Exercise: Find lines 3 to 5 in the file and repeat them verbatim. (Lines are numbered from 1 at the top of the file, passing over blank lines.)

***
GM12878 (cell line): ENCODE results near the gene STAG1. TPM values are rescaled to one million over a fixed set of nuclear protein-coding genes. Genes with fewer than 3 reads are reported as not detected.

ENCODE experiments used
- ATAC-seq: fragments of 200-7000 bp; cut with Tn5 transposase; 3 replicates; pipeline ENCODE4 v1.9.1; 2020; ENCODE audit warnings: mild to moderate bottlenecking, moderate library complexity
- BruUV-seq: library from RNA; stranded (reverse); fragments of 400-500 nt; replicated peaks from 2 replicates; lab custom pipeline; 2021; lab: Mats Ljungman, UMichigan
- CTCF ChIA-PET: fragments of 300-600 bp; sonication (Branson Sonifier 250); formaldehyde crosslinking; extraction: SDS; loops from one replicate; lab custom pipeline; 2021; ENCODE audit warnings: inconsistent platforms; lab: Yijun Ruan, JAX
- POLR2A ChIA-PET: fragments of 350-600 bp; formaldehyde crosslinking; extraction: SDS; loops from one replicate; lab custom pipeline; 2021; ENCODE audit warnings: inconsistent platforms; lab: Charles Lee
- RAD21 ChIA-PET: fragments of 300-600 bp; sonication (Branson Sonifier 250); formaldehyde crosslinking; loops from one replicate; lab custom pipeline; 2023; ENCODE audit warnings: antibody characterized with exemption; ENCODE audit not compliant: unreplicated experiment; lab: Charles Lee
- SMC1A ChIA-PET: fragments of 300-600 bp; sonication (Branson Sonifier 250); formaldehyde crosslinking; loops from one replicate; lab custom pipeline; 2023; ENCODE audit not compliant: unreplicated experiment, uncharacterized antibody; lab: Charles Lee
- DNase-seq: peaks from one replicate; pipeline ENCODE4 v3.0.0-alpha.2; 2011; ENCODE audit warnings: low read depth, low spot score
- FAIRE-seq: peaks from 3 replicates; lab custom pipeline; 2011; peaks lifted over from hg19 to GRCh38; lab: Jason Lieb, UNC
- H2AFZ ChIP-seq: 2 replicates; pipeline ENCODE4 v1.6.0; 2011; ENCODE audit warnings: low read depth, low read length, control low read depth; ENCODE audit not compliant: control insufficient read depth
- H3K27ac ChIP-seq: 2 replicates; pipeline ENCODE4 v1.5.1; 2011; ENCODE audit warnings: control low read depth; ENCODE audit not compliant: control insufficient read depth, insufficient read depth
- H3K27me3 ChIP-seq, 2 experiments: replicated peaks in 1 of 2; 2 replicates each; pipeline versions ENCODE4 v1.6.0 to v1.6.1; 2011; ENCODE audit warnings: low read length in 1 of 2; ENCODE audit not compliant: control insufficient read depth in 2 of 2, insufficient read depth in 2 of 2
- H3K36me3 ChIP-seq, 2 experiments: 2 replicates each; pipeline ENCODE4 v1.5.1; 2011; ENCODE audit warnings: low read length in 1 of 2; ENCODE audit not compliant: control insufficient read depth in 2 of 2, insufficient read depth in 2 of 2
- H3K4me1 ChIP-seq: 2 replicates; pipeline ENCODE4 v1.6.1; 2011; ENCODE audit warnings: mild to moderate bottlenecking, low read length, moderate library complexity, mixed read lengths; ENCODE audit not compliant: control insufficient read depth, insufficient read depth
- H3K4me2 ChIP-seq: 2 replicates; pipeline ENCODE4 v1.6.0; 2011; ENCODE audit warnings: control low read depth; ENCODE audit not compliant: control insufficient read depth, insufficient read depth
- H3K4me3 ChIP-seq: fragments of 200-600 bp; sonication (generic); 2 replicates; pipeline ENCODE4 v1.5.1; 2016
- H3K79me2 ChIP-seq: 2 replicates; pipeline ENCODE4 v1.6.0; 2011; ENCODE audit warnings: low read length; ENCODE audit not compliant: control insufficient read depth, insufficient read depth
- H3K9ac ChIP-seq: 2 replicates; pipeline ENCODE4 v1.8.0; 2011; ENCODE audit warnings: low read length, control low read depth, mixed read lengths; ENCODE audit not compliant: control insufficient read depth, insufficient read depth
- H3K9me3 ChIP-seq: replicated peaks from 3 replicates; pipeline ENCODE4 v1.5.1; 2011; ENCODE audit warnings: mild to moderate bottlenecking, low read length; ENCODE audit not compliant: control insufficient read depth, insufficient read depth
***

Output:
- ATAC-seq: fragments of 200-7000 bp; cut with Tn5 transposase; 3 replicates; pipeline ENCODE4 v1.9.1; 2020; ENCODE audit warnings: mild to moderate bottlenecking, moderate library complexity
- BruUV-seq: library from RNA; stranded (reverse); fragments of 400-500 nt; replicated peaks from 2 replicates; lab custom pipeline; 2021; lab: Mats Ljungman, UMichigan
- CTCF ChIA-PET: fragments of 300-600 bp; sonication (Branson Sonifier 250); formaldehyde crosslinking; extraction: SDS; loops from one replicate; lab custom pipeline; 2021; ENCODE audit warnings: inconsistent platforms; lab: Yijun Ruan, JAX